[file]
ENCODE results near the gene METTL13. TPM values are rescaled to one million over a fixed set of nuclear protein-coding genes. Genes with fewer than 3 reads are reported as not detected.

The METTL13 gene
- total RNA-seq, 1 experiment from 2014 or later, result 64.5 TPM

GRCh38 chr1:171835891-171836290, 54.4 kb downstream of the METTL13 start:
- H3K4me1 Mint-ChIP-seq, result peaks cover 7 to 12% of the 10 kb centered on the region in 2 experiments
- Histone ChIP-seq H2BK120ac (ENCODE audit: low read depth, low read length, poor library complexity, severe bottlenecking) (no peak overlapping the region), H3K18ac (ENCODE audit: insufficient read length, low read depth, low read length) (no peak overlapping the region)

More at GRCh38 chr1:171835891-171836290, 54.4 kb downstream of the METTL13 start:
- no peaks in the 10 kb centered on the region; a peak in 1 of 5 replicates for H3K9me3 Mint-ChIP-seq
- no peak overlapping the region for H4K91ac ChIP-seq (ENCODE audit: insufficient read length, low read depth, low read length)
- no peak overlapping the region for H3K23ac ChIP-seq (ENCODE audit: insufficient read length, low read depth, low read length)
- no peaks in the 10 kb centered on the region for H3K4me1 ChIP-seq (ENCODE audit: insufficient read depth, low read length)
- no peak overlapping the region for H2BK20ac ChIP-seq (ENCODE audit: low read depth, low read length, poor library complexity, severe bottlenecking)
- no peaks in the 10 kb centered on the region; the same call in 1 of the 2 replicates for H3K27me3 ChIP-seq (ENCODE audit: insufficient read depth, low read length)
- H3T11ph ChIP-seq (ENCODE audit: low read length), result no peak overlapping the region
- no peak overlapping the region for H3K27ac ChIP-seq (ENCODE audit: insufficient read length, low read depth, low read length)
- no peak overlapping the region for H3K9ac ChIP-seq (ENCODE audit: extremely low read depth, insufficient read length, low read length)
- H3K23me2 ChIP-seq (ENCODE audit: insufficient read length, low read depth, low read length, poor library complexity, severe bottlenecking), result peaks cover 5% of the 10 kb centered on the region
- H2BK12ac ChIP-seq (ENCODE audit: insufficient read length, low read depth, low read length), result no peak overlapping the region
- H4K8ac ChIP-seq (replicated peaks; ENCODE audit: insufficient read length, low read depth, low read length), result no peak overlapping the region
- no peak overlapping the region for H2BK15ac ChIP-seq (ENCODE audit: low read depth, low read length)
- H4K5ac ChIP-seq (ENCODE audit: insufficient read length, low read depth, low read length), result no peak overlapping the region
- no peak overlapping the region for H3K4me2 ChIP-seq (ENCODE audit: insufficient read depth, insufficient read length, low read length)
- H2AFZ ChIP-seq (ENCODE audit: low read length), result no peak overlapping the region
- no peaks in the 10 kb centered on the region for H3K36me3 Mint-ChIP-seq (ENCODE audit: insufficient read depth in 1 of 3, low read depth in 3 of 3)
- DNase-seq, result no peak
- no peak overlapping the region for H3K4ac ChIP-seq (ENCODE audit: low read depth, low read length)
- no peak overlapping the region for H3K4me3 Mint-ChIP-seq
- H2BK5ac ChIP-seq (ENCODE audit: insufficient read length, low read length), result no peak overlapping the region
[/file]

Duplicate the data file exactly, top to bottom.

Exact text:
ENCODE results near the gene METTL13. TPM values are rescaled to one million over a fixed set of nuclear protein-coding genes. Genes with fewer than 3 reads are reported as not detected.

The METTL13 gene
- total RNA-seq, 1 experiment from 2014 or later, result 64.5 TPM

GRCh38 chr1:171835891-171836290, 54.4 kb downstream of the METTL13 start:
- H3K4me1 Mint-ChIP-seq, result peaks cover 7 to 12% of the 10 kb centered on the region in 2 experiments
- Histone ChIP-seq H2BK120ac (ENCODE audit: low read depth, low read length, poor library complexity, severe bottlenecking) (no peak overlapping the region), H3K18ac (ENCODE audit: insufficient read length, low read depth, low read length) (no peak overlapping the region)

More at GRCh38 chr1:171835891-171836290, 54.4 kb downstream of the METTL13 start:
- no peaks in the 10 kb centered on the region; a peak in 1 of 5 replicates for H3K9me3 Mint-ChIP-seq
- no peak overlapping the region for H4K91ac ChIP-seq (ENCODE audit: insufficient read length, low read depth, low read length)
- no peak overlapping the region for H3K23ac ChIP-seq (ENCODE audit: insufficient read length, low read depth, low read length)
- no peaks in the 10 kb centered on the region for H3K4me1 ChIP-seq (ENCODE audit: insufficient read depth, low read length)
- no peak overlapping the region for H2BK20ac ChIP-seq (ENCODE audit: low read depth, low read length, poor library complexity, severe bottlenecking)
- no peaks in the 10 kb centered on the region; the same call in 1 of the 2 replicates for H3K27me3 ChIP-seq (ENCODE audit: insufficient read depth, low read length)
- H3T11ph ChIP-seq (ENCODE audit: low read length), result no peak overlapping the region
- no peak overlapping the region for H3K27ac ChIP-seq (ENCODE audit: insufficient read length, low read depth, low read length)
- no peak overlapping the region for H3K9ac ChIP-seq (ENCODE audit: extremely low read depth, insufficient read length, low read length)
- H3K23me2 ChIP-seq (ENCODE audit: insufficient read length, low read depth, low read length, poor library complexity, severe bottlenecking), result peaks cover 5% of the 10 kb centered on the region
- H2BK12ac ChIP-seq (ENCODE audit: insufficient read length, low read depth, low read length), result no peak overlapping the region
- H4K8ac ChIP-seq (replicated peaks; ENCODE audit: insufficient read length, low read depth, low read length), result no peak overlapping the region
- no peak overlapping the region for H2BK15ac ChIP-seq (ENCODE audit: low read depth, low read length)
- H4K5ac ChIP-seq (ENCODE audit: insufficient read length, low read depth, low read length), result no peak overlapping the region
- no peak overlapping the region for H3K4me2 ChIP-seq (ENCODE audit: insufficient read depth, insufficient read length, low read length)
- H2AFZ ChIP-seq (ENCODE audit: low read length), result no peak overlapping the region
- no peaks in the 10 kb centered on the region for H3K36me3 Mint-ChIP-seq (ENCODE audit: insufficient read depth in 1 of 3, low read depth in 3 of 3)
- DNase-seq, result no peak
- no peak overlapping the region for H3K4ac ChIP-seq (ENCODE audit: low read depth, low read length)
- no peak overlapping the region for H3K4me3 Mint-ChIP-seq
- H2BK5ac ChIP-seq (ENCODE audit: insufficient read length, low read length), result no peak overlapping the region